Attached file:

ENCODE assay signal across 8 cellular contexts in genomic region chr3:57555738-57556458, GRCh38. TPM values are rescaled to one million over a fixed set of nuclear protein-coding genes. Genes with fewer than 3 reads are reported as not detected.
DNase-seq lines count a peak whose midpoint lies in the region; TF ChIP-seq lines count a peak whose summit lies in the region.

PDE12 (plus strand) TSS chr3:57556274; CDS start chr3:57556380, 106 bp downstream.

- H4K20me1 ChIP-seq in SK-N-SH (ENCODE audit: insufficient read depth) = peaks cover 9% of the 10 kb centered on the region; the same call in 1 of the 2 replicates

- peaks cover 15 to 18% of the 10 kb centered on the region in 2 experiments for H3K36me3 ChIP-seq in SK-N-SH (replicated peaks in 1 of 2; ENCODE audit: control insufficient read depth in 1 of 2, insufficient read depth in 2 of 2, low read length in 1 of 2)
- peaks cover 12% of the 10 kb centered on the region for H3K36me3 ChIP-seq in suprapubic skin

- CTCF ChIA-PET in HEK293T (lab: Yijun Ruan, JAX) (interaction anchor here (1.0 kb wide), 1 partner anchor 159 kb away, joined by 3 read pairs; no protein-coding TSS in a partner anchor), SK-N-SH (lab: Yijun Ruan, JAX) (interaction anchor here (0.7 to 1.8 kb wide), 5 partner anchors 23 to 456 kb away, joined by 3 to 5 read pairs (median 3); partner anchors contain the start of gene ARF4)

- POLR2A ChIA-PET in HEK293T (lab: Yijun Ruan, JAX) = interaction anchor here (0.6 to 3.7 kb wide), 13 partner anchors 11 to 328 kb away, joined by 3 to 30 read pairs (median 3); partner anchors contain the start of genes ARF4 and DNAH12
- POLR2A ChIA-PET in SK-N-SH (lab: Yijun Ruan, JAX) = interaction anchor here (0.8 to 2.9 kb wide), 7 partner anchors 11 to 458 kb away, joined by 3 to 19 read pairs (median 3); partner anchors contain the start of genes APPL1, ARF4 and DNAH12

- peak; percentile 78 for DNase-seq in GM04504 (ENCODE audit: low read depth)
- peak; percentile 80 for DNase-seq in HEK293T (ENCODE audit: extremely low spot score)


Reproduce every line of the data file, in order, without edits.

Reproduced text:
ENCODE assay signal across 8 cellular contexts in genomic region chr3:57555738-57556458, GRCh38. TPM values are rescaled to one million over a fixed set of nuclear protein-coding genes. Genes with fewer than 3 reads are reported as not detected.
DNase-seq lines count a peak whose midpoint lies in the region; TF ChIP-seq lines count a peak whose summit lies in the region.

PDE12 (plus strand) TSS chr3:57556274; CDS start chr3:57556380, 106 bp downstream.

- H4K20me1 ChIP-seq in SK-N-SH (ENCODE audit: insufficient read depth) = peaks cover 9% of the 10 kb centered on the region; the same call in 1 of the 2 replicates

- peaks cover 15 to 18% of the 10 kb centered on the region in 2 experiments for H3K36me3 ChIP-seq in SK-N-SH (replicated peaks in 1 of 2; ENCODE audit: control insufficient read depth in 1 of 2, insufficient read depth in 2 of 2, low read length in 1 of 2)
- peaks cover 12% of the 10 kb centered on the region for H3K36me3 ChIP-seq in suprapubic skin

- CTCF ChIA-PET in HEK293T (lab: Yijun Ruan, JAX) (interaction anchor here (1.0 kb wide), 1 partner anchor 159 kb away, joined by 3 read pairs; no protein-coding TSS in a partner anchor), SK-N-SH (lab: Yijun Ruan, JAX) (interaction anchor here (0.7 to 1.8 kb wide), 5 partner anchors 23 to 456 kb away, joined by 3 to 5 read pairs (median 3); partner anchors contain the start of gene ARF4)

- POLR2A ChIA-PET in HEK293T (lab: Yijun Ruan, JAX) = interaction anchor here (0.6 to 3.7 kb wide), 13 partner anchors 11 to 328 kb away, joined by 3 to 30 read pairs (median 3); partner anchors contain the start of genes ARF4 and DNAH12
- POLR2A ChIA-PET in SK-N-SH (lab: Yijun Ruan, JAX) = interaction anchor here (0.8 to 2.9 kb wide), 7 partner anchors 11 to 458 kb away, joined by 3 to 19 read pairs (median 3); partner anchors contain the start of genes APPL1, ARF4 and DNAH12

- peak; percentile 78 for DNase-seq in GM04504 (ENCODE audit: low read depth)
- peak; percentile 80 for DNase-seq in HEK293T (ENCODE audit: extremely low spot score)